But Moscow insists the military deployment is a response to what it sees as the growing presence of NATO in its sphere of influence, where it fiercely opposes the expansion of the Atlantic alliance.
Moscow and Washington have already underlined their “fundamental” differences on European security during tense talks in Geneva and Brussels this week.
And the United States has admitted no breakthrough is expected at Thursday’s meeting of the Organization for Security and Co-operation in Europe (OSCE) in Vienna.
“I don’t think there will be any concrete results this week. Our main goal is, in principle, to establish a dialogue,” said Michael Carpenter, US ambassador to the OSCE.
“Yes, our positions are polar, but this does not mean that there are no elements and areas on which we cannot agree,” he told independent Russian TV channel Dozhd.
The challenge, he said, will be to “determine in what forms it is generally possible to deepen the dialogue on this issue in the next few months or even a year.”
East meets West
The OSCE, a multilateral forum for East-West discussions during the Cold War, is uniquely suited to walk this complex diplomatic tightrope.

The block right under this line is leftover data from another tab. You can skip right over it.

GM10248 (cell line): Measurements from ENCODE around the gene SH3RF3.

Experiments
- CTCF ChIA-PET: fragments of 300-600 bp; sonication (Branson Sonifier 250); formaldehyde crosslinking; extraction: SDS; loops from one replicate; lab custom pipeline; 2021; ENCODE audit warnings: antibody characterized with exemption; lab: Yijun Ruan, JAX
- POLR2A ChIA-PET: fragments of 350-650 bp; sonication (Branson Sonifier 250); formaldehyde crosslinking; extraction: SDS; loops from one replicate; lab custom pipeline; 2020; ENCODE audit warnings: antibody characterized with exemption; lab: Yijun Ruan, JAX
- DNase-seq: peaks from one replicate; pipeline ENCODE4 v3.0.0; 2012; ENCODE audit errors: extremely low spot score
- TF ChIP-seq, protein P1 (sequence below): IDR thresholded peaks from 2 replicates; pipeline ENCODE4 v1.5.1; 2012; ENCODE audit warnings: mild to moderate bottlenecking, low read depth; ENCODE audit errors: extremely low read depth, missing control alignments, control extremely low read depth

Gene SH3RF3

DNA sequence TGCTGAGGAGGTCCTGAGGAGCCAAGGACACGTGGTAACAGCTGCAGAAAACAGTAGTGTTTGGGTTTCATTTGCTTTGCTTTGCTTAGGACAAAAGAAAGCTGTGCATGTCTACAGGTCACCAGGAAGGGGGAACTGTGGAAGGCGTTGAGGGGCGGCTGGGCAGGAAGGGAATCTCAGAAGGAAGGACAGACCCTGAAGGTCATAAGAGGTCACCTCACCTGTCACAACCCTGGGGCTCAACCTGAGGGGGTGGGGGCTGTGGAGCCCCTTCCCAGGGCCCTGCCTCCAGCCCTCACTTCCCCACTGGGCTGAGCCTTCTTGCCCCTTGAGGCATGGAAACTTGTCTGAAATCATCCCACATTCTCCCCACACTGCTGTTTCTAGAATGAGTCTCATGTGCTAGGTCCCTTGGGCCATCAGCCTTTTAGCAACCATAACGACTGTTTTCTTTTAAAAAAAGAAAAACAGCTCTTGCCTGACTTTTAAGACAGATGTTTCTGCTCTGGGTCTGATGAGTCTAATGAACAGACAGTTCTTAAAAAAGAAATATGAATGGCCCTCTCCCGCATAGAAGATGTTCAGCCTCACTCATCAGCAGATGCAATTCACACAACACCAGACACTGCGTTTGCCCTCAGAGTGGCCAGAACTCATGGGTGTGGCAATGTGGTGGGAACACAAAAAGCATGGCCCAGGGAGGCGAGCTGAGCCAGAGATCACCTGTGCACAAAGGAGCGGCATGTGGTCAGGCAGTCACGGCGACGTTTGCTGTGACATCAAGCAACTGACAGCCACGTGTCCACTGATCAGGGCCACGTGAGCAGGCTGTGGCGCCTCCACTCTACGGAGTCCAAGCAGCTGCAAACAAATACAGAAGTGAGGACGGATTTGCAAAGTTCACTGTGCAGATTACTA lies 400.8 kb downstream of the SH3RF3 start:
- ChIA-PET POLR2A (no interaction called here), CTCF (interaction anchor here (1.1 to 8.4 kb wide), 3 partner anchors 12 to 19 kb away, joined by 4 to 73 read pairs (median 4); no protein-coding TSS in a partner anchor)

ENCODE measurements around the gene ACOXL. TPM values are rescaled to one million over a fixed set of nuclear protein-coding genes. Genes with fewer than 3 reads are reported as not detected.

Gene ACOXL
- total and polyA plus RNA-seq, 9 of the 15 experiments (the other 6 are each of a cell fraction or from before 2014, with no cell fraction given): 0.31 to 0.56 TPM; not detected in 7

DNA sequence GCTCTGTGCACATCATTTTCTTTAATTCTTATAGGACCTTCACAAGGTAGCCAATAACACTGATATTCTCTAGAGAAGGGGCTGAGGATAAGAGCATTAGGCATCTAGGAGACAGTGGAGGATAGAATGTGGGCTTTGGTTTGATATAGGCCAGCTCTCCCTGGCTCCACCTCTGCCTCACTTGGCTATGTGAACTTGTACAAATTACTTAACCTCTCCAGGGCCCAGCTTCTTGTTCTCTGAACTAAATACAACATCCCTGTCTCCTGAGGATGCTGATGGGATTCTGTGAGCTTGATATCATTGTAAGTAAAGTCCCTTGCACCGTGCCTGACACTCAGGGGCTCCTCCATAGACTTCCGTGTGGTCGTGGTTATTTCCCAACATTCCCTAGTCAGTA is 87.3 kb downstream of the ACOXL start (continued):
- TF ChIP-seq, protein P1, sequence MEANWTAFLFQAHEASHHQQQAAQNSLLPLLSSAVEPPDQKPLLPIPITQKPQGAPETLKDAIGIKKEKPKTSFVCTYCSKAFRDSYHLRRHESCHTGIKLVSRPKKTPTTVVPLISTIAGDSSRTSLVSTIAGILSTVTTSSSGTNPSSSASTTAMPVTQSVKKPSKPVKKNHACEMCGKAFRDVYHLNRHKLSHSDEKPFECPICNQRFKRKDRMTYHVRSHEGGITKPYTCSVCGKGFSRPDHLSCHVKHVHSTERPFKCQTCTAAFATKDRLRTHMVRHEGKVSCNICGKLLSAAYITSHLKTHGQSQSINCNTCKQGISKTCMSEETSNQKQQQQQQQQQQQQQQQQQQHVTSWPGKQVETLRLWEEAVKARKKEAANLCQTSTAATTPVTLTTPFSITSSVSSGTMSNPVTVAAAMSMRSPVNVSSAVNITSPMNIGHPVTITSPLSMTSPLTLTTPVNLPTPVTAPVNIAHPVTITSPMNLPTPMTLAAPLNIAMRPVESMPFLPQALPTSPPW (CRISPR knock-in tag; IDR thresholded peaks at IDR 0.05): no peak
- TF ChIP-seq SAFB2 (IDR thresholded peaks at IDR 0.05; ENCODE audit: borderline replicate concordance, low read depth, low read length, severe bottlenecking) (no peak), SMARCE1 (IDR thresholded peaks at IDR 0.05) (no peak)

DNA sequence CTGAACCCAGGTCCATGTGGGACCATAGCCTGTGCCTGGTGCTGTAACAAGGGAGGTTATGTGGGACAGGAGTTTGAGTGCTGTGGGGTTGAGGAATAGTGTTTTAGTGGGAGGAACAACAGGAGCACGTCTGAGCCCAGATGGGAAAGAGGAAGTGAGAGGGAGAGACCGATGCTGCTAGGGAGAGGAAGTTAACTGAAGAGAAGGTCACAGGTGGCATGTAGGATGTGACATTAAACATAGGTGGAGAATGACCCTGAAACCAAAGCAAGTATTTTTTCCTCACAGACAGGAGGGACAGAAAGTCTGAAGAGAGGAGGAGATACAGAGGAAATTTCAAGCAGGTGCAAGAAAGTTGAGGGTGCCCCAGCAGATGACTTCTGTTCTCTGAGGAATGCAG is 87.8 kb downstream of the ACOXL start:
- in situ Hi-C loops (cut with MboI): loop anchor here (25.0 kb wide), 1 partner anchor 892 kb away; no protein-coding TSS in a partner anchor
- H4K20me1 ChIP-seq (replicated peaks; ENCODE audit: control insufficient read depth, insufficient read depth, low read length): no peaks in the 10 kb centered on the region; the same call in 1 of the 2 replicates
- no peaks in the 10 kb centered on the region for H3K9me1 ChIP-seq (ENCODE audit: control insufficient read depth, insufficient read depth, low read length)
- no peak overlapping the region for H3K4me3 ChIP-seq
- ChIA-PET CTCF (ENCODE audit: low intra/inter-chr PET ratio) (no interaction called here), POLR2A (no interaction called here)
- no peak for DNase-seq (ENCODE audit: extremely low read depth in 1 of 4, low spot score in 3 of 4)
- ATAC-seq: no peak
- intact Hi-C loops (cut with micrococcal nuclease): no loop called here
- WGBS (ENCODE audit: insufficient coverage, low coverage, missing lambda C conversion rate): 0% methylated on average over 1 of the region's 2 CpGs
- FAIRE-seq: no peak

Thursday will be its first meeting of the year, attended by all 57 member states.
After the morning presentation of the year’s priorities by the new Polish presidency, Secretary General Helga Schmitt will hold a press conference at 12:30 PM (1130 GMT).
Talks are complicated by the unclear situation on the ground in rebel-held eastern Ukraine, where the OSCE has since 2014 been charged with ensuring peace accords are respected.
That has failed to end fighting in the region, however, with conditions degrading for OSCE observers in areas controlled by pro-Russian separatists, a situation the US ambassador called “extremely worrying”.
“The monitoring missions have not yet recorded anything anomalous”, said Carpenter, while admitting that on the border “we cannot possibly know what is actually happening”.
NATO chief Jens Stoltenberg also expressed his concern on Wednesday, saying the risk of conflict was “real”, and urged Russia to de-escalate.